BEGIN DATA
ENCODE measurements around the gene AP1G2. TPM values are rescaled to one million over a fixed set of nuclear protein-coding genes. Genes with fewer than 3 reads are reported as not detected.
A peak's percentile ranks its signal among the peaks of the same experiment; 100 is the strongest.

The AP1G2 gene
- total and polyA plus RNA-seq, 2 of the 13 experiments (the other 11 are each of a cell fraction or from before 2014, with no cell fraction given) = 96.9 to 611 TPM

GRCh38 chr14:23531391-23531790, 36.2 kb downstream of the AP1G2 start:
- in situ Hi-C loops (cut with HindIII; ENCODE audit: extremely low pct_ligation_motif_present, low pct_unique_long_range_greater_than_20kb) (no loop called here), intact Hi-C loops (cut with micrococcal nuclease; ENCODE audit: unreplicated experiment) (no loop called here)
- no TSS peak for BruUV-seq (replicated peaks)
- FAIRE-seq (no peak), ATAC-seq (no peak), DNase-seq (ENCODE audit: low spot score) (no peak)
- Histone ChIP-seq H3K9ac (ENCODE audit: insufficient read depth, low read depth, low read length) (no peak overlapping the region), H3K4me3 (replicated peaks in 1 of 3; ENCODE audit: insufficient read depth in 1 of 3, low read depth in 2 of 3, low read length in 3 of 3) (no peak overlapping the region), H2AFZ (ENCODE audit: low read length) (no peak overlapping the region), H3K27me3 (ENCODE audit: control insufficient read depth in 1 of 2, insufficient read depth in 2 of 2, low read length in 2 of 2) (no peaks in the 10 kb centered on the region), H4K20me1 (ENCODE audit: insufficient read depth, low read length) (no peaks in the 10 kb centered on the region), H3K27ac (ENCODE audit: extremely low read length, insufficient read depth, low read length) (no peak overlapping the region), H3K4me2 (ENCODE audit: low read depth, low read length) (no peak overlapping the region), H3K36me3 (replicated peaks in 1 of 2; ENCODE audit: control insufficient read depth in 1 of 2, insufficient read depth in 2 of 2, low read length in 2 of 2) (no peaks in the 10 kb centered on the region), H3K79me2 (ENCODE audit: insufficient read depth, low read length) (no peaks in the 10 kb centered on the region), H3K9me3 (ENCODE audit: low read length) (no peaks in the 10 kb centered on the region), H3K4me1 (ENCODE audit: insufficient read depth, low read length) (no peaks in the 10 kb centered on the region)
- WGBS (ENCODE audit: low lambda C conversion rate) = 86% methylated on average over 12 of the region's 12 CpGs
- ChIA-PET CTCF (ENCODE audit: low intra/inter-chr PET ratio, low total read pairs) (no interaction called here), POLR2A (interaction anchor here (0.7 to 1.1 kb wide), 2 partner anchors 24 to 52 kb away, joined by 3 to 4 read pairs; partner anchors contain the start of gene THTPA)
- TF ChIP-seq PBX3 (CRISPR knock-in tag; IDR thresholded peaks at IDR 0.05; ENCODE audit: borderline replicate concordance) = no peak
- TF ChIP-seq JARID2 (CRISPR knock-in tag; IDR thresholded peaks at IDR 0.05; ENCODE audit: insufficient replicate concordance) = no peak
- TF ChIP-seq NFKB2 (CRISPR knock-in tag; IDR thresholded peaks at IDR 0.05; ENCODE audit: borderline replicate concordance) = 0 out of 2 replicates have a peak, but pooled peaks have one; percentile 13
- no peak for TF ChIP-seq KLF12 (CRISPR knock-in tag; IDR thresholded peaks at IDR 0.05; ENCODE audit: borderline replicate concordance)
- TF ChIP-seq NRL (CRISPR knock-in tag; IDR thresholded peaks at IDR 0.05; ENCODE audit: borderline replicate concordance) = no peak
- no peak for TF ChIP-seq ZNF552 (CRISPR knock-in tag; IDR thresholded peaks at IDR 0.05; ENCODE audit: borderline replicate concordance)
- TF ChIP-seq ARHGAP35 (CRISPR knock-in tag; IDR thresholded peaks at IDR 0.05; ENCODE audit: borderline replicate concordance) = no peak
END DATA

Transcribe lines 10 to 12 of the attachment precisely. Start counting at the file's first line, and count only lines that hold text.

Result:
- WGBS (ENCODE audit: low lambda C conversion rate) = 86% methylated on average over 12 of the region's 12 CpGs
- ChIA-PET CTCF (ENCODE audit: low intra/inter-chr PET ratio, low total read pairs) (no interaction called here), POLR2A (interaction anchor here (0.7 to 1.1 kb wide), 2 partner anchors 24 to 52 kb away, joined by 3 to 4 read pairs; partner anchors contain the start of gene THTPA)
- TF ChIP-seq PBX3 (CRISPR knock-in tag; IDR thresholded peaks at IDR 0.05; ENCODE audit: borderline replicate concordance) = no peak